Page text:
The Rogers County Sheriff’s Office recently purchased seven body cameras to be utilized by staff in the jail.
The high-tech Si500 Motorola body cameras are equipped with a touch screen that allows deputies to tag incidents in real time upload all their footage wirelessly at the end of their shift.
The outward facing display on the cameras show the images being recorded in real time, meaning anyone facing the deputy can see their face reflected back at them.
The cameras were paid for with a Justice Assistance Grant.
“We’re hoping this deters inmate incidents and inmate violence,” Undersheriff Jon Sappington said.
“We’re getting to the point in our culture where people expect everything to be recorded,” Sappington said. “Our jail does have cameras recording, but they are not everywhere and they are not the greatest quality. In trying to keep up with that expectation, we are demoing this out.”
Sheriff Scott Walton was optimistic that having the cameras would help exonerate the agency against complaints of excessive use of force.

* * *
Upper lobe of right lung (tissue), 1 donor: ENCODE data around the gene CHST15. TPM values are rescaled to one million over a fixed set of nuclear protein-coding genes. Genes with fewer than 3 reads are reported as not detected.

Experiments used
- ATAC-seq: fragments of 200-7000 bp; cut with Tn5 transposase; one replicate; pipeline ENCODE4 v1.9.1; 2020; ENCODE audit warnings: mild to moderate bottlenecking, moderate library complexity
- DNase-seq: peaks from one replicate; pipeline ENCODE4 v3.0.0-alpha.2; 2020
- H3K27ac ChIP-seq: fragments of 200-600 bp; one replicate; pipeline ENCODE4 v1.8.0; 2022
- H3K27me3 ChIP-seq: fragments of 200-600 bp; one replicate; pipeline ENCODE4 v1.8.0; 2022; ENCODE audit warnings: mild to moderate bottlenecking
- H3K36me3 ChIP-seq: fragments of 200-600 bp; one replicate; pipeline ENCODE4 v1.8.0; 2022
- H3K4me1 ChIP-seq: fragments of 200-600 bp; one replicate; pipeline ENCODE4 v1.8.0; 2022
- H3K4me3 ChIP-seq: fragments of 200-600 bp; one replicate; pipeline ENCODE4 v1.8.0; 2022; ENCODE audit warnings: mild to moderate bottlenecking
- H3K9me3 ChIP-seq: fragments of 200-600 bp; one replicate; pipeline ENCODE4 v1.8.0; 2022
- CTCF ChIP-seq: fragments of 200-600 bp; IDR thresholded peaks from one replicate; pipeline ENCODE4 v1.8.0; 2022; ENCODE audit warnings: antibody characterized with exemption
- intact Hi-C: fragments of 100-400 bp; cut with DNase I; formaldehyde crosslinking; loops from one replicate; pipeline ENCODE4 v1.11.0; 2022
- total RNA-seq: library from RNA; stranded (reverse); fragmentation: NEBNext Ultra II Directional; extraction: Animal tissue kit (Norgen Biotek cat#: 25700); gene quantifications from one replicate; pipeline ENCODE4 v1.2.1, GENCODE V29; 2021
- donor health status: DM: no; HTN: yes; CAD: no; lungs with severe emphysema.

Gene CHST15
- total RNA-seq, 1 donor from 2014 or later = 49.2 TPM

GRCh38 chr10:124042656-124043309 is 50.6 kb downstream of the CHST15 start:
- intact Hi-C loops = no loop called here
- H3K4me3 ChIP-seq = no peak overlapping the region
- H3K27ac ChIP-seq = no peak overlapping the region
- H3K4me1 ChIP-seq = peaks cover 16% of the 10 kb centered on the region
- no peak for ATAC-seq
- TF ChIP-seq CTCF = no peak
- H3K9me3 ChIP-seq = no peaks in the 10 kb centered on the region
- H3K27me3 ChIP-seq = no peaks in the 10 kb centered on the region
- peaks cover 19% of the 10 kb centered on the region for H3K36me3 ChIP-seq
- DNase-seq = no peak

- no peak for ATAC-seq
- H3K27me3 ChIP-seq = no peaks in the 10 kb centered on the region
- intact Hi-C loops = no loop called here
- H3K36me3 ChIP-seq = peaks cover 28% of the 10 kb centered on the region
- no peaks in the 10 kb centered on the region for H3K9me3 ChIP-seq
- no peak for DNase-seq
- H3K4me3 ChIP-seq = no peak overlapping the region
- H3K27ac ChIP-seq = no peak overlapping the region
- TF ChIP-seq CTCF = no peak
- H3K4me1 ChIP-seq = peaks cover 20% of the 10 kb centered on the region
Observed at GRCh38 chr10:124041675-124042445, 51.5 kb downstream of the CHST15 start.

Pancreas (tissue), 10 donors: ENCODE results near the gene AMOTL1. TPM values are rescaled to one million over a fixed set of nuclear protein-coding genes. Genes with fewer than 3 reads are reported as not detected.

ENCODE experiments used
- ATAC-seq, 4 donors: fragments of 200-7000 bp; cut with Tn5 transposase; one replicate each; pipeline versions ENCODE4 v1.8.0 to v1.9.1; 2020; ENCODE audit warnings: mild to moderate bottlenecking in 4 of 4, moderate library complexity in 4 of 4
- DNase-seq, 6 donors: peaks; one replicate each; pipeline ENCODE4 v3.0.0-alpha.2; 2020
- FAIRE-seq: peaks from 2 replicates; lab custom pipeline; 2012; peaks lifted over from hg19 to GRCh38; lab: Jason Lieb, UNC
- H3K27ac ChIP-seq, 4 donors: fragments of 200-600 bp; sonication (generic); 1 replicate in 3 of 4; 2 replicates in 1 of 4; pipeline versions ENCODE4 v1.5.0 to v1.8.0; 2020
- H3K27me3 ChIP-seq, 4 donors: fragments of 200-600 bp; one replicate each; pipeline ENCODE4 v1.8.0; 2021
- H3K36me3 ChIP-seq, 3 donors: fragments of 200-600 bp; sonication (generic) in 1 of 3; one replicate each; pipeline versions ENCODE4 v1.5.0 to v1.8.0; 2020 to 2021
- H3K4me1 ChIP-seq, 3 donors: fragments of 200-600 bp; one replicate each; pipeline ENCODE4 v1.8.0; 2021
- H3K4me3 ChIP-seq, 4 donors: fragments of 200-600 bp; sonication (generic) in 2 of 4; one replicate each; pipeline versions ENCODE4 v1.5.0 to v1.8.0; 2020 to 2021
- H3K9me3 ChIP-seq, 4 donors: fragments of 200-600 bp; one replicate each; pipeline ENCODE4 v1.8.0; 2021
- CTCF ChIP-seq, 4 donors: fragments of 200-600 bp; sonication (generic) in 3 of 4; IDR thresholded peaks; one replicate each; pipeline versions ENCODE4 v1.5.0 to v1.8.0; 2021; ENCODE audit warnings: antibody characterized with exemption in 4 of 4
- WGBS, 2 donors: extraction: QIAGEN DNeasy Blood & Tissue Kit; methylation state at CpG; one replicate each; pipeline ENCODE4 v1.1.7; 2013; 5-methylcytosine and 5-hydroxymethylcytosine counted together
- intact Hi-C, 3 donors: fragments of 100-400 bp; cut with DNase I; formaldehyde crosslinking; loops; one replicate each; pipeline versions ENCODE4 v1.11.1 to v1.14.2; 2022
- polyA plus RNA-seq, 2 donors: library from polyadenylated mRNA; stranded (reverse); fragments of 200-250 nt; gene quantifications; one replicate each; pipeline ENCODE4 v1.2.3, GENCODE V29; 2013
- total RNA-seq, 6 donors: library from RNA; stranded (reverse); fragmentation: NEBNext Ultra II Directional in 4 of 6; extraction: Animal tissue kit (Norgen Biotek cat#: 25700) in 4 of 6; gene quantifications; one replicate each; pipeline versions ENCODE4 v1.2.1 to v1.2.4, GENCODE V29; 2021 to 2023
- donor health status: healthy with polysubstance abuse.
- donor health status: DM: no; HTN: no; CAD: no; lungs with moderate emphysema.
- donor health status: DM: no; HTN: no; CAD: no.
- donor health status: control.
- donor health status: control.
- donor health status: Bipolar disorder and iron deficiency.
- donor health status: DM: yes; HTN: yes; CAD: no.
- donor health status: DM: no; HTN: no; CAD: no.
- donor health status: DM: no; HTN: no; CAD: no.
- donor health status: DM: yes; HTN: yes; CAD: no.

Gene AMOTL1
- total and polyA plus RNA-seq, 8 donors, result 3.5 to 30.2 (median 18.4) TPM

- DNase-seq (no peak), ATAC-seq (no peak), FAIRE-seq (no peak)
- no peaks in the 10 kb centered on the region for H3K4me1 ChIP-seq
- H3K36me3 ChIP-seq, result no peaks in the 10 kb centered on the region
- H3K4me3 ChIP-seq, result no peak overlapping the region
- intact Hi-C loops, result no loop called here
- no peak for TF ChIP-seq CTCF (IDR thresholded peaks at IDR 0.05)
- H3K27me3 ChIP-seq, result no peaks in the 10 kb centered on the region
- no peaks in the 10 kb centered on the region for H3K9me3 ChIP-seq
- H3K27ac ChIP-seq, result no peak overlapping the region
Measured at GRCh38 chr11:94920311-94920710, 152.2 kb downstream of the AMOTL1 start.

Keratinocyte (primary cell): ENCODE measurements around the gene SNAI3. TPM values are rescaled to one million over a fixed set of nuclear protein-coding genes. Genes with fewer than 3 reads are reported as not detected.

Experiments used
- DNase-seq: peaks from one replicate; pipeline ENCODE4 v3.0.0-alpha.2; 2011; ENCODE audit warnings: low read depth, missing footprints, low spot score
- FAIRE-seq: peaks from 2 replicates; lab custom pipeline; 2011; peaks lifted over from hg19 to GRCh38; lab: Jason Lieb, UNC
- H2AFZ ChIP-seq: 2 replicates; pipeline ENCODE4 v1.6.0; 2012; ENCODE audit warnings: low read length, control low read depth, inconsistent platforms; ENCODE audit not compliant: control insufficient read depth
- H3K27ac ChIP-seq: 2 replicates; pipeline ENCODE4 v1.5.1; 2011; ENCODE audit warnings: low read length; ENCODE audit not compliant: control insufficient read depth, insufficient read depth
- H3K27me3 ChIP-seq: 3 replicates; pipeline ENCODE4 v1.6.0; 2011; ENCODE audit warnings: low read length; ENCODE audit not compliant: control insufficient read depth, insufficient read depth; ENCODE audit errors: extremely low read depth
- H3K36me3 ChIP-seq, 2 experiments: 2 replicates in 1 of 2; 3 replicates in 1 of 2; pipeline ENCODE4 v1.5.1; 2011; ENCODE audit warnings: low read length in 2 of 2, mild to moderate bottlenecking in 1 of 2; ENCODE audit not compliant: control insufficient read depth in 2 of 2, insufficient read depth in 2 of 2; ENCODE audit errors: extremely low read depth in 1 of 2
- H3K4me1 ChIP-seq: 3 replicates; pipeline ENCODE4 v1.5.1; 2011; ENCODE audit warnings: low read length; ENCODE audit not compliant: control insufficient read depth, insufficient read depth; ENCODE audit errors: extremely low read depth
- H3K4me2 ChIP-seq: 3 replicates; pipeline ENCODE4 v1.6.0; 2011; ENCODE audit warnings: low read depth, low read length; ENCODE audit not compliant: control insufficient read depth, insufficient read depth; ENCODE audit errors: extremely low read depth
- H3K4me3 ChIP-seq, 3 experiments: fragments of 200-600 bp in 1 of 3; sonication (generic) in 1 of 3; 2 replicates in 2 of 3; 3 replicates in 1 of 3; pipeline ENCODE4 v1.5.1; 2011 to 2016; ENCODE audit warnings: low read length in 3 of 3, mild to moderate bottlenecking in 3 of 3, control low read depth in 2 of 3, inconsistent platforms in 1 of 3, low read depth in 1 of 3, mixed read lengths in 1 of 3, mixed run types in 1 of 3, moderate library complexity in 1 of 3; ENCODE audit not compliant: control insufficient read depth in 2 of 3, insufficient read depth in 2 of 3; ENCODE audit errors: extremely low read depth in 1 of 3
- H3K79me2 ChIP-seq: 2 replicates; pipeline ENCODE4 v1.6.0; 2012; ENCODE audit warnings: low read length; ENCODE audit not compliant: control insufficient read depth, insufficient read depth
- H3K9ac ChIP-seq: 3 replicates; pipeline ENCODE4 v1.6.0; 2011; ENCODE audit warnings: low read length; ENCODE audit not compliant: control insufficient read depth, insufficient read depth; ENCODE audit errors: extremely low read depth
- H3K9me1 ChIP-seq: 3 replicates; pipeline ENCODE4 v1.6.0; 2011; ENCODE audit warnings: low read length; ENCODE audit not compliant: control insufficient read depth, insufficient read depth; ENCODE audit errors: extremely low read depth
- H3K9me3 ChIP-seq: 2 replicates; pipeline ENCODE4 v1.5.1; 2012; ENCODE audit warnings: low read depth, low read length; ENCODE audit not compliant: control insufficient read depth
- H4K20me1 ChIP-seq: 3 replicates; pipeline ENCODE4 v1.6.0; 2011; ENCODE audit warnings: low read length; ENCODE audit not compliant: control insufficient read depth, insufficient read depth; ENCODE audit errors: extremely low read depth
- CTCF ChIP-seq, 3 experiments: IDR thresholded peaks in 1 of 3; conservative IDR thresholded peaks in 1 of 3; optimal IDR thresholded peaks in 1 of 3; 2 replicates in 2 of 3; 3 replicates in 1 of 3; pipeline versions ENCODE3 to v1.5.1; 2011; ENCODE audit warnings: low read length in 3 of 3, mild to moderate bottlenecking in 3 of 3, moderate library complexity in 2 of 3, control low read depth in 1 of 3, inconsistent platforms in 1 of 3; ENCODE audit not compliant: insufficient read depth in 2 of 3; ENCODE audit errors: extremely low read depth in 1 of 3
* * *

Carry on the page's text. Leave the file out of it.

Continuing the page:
While the cameras are being deployed, the department is busy writing policies and ensuring that the Internet infrastructure is in place to store thousands of hours worth of footage.
Videos will be stored for 90 days. Videos with incidents of violence or that have the potential for future litigation will be stored longer.
Equipping jail employees with body cameras is the first step in equipping the entire department.
“This is a great opportunity for us to look at potential problems and solutions when it comes to patrol,” Sappington said. “Is it feasible to deploy five or 10 cameras and keep up with all of the data?”